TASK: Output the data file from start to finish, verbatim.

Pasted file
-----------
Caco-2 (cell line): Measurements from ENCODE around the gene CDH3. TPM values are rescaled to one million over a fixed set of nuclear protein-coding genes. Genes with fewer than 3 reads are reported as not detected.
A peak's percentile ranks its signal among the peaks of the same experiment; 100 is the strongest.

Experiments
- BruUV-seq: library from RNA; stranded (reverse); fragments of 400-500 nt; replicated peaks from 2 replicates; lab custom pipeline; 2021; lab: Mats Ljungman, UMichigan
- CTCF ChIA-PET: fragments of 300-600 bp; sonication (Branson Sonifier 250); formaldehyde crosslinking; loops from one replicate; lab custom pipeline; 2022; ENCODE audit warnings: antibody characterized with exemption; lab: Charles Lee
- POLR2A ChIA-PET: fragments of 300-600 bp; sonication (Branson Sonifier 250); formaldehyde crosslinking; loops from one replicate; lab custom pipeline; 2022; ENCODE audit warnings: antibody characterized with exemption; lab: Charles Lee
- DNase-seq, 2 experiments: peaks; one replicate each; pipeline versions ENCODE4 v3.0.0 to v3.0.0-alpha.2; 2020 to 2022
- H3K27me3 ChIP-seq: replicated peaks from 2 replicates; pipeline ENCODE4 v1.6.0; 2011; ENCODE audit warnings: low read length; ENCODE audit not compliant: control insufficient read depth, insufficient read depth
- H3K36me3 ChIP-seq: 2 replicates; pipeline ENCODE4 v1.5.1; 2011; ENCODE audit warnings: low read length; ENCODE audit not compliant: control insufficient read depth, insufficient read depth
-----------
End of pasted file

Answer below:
Caco-2 (cell line): Measurements from ENCODE around the gene CDH3. TPM values are rescaled to one million over a fixed set of nuclear protein-coding genes. Genes with fewer than 3 reads are reported as not detected.
A peak's percentile ranks its signal among the peaks of the same experiment; 100 is the strongest.

Experiments
- BruUV-seq: library from RNA; stranded (reverse); fragments of 400-500 nt; replicated peaks from 2 replicates; lab custom pipeline; 2021; lab: Mats Ljungman, UMichigan
- CTCF ChIA-PET: fragments of 300-600 bp; sonication (Branson Sonifier 250); formaldehyde crosslinking; loops from one replicate; lab custom pipeline; 2022; ENCODE audit warnings: antibody characterized with exemption; lab: Charles Lee
- POLR2A ChIA-PET: fragments of 300-600 bp; sonication (Branson Sonifier 250); formaldehyde crosslinking; loops from one replicate; lab custom pipeline; 2022; ENCODE audit warnings: antibody characterized with exemption; lab: Charles Lee
- DNase-seq, 2 experiments: peaks; one replicate each; pipeline versions ENCODE4 v3.0.0 to v3.0.0-alpha.2; 2020 to 2022
- H3K27me3 ChIP-seq: replicated peaks from 2 replicates; pipeline ENCODE4 v1.6.0; 2011; ENCODE audit warnings: low read length; ENCODE audit not compliant: control insufficient read depth, insufficient read depth
- H3K36me3 ChIP-seq: 2 replicates; pipeline ENCODE4 v1.5.1; 2011; ENCODE audit warnings: low read length; ENCODE audit not compliant: control insufficient read depth, insufficient read depth